(from the Revised Common Lectionary)
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Sunday, November 27, 2022
First Sunday of Advent—Advent, Year A
Preachers familiar with the Lectionary will not be taken off guard that the very first Gospel reading to begin the church’s year is a potentially anxiety-inducing warning of the end. The Preacher is advised to lean into that shock and awe, and not ameliorate it to the images of babies in mangers already creeping into parishioners’ heads as the Christmas decorations have already gone up at the department stores. Christ’s words jolt us out of holiday complacency. The Christ Child we picture as a sweet cherub and frame with sugarplums and garlands will come at the end of all things to judge the living and the dead!
The preacher might focus on “coming” in verse 37, parousia, literally “presence,” an ordinary Greek word used for a visit by a political authority, but which the church adopted as a label for intervention by Christ in the course of history. This special sense of “coming” can be used as a single word to describe the visit of the King of Kings that we ought to use for Advent, but also to expect: At the end of the world when he will judge the living and the dead as glimpsed in our first reading, but also in the course of our own lives by the power of the Holy Spirit. This is what Paul speaks to us about in the second lesson. Truly every moment of our entire lives is lived in the anticipation of the advent of our Lord both now and in the age to come.
Sunday, December 4, 2022
Second Sunday of Advent—Advent, Year A
The Old Testament prophets were often commanded by God to do symbolic actions to amplify their verbal message (cf. Ezek. 4, 24). John the Baptist’s entire life is a “speech-act” that heralds Jesus’ life. John’s ministry mimics the Lord’s: He leads a popular movement outside of the religious establishment, preaching repentance, claiming direct authority from God, and executed reluctantly by the rulers. Even the bodies of both men were taken by their disciples after death. In verse 4, John cuts an Elijah-like figure (cf. 2 Kings 1:8), an impression Jesus reaffirms in next week’s Gospel.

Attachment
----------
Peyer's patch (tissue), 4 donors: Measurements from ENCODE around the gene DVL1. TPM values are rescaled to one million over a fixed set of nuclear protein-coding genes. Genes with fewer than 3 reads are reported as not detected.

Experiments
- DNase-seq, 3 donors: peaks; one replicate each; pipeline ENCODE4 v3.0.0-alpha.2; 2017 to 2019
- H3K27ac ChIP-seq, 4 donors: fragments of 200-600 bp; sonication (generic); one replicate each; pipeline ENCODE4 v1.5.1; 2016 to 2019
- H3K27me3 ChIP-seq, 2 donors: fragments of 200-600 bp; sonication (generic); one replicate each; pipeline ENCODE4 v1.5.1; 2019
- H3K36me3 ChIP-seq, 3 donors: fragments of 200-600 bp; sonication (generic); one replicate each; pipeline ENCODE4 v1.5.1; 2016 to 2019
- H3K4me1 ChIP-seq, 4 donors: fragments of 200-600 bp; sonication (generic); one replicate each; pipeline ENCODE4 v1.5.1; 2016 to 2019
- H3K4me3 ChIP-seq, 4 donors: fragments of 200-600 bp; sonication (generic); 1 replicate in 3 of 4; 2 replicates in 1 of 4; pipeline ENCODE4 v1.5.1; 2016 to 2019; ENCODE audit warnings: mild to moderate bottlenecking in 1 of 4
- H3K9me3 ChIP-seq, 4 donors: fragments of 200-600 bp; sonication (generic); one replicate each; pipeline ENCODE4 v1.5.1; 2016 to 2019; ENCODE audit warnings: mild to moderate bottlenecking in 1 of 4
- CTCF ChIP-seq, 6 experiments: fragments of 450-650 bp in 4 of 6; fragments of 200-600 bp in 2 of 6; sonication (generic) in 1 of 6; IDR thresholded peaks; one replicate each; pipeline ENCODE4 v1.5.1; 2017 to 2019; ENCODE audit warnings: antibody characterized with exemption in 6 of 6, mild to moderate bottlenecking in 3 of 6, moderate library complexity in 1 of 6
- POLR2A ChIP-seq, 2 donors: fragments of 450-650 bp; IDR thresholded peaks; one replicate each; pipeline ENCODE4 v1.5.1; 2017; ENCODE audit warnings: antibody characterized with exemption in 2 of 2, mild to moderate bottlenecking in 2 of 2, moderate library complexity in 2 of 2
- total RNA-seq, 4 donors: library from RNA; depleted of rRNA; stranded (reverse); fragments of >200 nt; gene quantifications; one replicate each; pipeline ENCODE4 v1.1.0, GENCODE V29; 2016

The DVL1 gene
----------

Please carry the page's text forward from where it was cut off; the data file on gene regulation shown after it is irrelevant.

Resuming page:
The Gospel of Matthew is uniquely focused on the continuity of Jesus with the Old Testament scriptures, and John’s special place in this Gospel’s panoply of types and allusions is as the hinge between Old Testament prophetic tradition and Jesus’ ministry. John, the Old Testament prophet, whose message points the people forward to the one who is “mightier than I, whose sandals I am not worthy to carry.” John’s baptism is a pledge of repentance, Jesus’ comes with supernatural gifts. Like the prophets before him, John heralds a coming judgment, and Jesus will execute it.
John the Baptist’s Christ-shaped life is also our vocation as Christians. John reflects Jesus from the B.C. side of history, we do the same from the anno Domini. In this, modern Christians have every advantage, empowered by the Spirit and intimate with Christ. This does not mean all true believers must launch a prophetic ministry in hopes of martyrdom. The Christ-shaped life is not a matter of career planning. Rather, our own lives will take on Christ’s shape when we follow John’s advice to “bear fruit in keeping with repentance.” The believer who does this daily, repenting of sins, and looking for opportunities to exercise the fruits of the Spirit, will find that her life has indeed come to bear Christ’s image.
Sunday, December 11, 2022
Third Sunday of Advent—Advent, Year A